Archived — Dealing with Credit (2)

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Trouble signs

You know you have a debt problem when you:

  • frequently pay bills after their due date;
  • bounce cheques regularly;
  • use an advance from one credit card to pay the minimum amount on another card;
  • receive a call from a collection agency;
  • regularly ask friends or family for loans;
  • have your utilities cut off for non-payment.

How to manage debt

No money down, easy credit terms, rent to own, interest payments that don't start for six months, credit cards in every pocket — it's very easy to get into debt. So before you sign up, think about how much debt you can afford. Think twice before using credit cards or other loans that will result in debt to extend your salary/income or your lifestyle. Credit problems now will stay with you for several years and could affect your future plans.

Or, perhaps you don't really need short-term credit such as credit cards and lines of credit. You can save what you would be paying in interest for other things.

"I buy when I have the money, or when I know I can honour the payments on time."

Credit cards

Credit cards can be convenient things and are even necessary for some purchases, such as those made on-line. But convenience can have a price — credit cards can have a significant impact on your budget when you don't pay the balance in full when it's due.

The next time you get a credit card bill, check out the annual interest rate for overdue accounts. It may be way over what financial institutions ask you to pay on loans or lines of credit. Credit card rates typically range from 9 percent to 29 percent. Shop around for the best card. If you're not paying off your credit card bills monthly, you may be paying high interest charges.

If you are going to use a credit card, find out which one is the best for you by using Industry Canada's free Credit Card Costs Calculator (www.consumer.ic.gc.ca). Choosing the right credit card based on your own spending and paying habits can save you a lot of money. Cards vary tremendously in their interest rates and suitability for individual consumers.

Credit card tips

  • Save money by paying cash instead whenever possible.
  • Know how much you're paying in interest, and shop around for the best rate.
  • Pay your credit card debt in full when it is due because interest mounts up fast.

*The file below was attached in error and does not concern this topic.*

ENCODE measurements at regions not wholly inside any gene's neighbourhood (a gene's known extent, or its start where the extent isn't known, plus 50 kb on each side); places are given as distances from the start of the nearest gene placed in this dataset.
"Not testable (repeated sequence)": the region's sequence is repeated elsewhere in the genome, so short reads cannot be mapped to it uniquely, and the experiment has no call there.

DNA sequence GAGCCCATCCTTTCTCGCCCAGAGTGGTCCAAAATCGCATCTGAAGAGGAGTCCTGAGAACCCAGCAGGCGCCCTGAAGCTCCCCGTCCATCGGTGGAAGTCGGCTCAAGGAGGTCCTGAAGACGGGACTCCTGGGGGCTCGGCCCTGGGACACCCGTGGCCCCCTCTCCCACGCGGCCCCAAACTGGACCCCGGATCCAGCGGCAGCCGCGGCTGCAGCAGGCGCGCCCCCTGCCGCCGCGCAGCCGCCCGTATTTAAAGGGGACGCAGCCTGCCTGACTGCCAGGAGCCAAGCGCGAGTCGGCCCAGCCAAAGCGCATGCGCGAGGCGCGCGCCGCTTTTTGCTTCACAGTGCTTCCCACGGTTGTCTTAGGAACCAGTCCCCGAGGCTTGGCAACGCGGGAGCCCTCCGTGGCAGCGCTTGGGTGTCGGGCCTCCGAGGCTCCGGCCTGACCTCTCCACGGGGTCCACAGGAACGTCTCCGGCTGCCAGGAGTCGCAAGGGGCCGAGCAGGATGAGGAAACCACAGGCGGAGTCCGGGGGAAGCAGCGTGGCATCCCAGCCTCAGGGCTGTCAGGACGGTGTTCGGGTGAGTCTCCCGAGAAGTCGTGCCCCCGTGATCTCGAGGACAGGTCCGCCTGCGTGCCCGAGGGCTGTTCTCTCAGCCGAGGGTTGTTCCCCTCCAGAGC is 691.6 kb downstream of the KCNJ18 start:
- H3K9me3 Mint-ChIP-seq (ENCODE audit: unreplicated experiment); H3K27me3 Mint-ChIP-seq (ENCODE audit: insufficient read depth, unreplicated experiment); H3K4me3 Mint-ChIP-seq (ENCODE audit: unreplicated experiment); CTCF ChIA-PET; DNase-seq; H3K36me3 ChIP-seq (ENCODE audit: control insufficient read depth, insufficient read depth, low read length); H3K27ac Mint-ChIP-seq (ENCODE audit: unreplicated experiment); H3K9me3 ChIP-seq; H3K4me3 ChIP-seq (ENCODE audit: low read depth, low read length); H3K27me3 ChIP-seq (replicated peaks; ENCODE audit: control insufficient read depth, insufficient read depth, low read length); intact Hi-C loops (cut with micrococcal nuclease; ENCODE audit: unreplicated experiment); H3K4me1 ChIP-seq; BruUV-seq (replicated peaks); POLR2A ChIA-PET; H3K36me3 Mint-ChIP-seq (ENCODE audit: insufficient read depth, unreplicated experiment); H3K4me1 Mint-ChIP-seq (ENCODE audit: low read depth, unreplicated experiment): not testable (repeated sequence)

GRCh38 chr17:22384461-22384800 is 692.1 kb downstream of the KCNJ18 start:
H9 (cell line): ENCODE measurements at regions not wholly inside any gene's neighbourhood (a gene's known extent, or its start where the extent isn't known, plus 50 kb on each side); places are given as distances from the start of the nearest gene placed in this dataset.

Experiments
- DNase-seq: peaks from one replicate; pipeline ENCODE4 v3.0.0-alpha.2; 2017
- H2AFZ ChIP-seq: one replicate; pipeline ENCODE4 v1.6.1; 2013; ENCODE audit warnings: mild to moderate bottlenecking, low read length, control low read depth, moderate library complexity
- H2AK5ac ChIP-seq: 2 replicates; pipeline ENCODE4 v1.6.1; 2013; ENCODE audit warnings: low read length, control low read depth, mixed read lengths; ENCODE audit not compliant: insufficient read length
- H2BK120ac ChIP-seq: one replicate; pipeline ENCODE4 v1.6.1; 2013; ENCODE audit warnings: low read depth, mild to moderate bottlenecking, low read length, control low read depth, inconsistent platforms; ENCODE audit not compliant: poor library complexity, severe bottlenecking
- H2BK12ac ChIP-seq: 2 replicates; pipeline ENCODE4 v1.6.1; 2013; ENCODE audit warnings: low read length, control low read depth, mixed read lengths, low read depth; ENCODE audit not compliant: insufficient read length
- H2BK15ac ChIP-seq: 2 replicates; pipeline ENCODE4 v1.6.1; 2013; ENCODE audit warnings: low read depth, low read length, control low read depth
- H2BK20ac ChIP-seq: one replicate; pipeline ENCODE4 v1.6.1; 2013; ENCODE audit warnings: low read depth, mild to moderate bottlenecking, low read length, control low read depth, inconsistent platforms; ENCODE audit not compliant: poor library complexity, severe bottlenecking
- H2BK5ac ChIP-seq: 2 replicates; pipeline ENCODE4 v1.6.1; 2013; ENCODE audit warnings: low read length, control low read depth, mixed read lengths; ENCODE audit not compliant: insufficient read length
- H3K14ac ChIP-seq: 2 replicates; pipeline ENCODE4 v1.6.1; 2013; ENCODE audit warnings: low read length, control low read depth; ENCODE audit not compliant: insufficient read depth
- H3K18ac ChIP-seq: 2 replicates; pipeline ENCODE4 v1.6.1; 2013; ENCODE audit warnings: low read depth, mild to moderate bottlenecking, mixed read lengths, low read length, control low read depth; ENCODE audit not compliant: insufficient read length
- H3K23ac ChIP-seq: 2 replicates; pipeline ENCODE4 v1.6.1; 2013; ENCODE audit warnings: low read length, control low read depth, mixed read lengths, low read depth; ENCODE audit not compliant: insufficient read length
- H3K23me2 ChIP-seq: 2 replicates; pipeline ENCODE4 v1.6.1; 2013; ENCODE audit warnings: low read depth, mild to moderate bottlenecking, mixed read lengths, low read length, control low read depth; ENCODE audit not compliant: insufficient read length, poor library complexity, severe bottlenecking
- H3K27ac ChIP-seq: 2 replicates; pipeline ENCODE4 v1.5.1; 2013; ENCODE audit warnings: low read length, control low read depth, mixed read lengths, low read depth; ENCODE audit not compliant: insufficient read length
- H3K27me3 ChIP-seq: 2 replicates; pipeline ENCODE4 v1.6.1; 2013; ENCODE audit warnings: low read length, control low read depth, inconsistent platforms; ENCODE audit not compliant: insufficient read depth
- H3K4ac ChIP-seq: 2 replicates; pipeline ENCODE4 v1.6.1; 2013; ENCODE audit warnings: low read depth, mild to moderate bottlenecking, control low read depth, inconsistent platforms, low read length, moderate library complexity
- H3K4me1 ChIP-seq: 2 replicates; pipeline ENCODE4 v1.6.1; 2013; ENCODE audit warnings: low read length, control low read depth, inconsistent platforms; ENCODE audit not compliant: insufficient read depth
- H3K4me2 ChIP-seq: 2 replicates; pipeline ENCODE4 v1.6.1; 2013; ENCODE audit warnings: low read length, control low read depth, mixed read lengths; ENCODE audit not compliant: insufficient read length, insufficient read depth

• Keep the number of cards you have under control — the fewer the better.
  • A low credit limit will force you to use discipline. Ask a financial institution to lower your limit. If you shop on the Internet, a low credit limit might be a good idea anyway, because it can limit the damage if your credit card number goes astray.
  • Credit cards offer some protection, and if yours is lost or stolen you are responsible for a maximum of $50 that anyone else may put on your card. As well, the financial institution that issued your card may stand between you and the merchant if something goes wrong.
  • A line of credit, usually at a lower rate of interest, may be helpful in paying off credit card debt.

If it sounds too good to be true...

What about those “no interest for six months” ads? Read the fine print. If you don't pay off the entire bill within the six months, you'll probably find that the interest clock started ticking the moment you made the purchase.

Similarly, rent-to-own schemes may cost much more than other ways of paying, such as with cash, a bank loan or your credit card, even if their monthly payments seem small.

Debit cards

Using a debit card is like using cash: you may pay a transaction fee, but as long as you have money in your account you won't have to pay interest. However, there are things to consider when getting a debit card:

  • In many cases your financial institution may not send you a detailed report of your purchases. This can make record keeping confusing and difficult. The result: it's harder to keep on top of things. Your record keeping needs to be very accurate.
  • Ask your financial institution to send you a detailed monthly report of your purchases. See if you can receive it at a student rate or at the lowest possible cost. Your debit card might be attached to a line of credit, which makes it very easy to overspend — and costly too.
  • If something goes wrong — say, someone gets your card and personal identification number (PIN), and makes a fraudulent purchase or withdrawal — you'll probably lose the money, with no recourse. If your debit card is attached to a line of credit, the thief could clean out your line of credit too.
  • If you have a debit card, keep your PIN and card in separate places.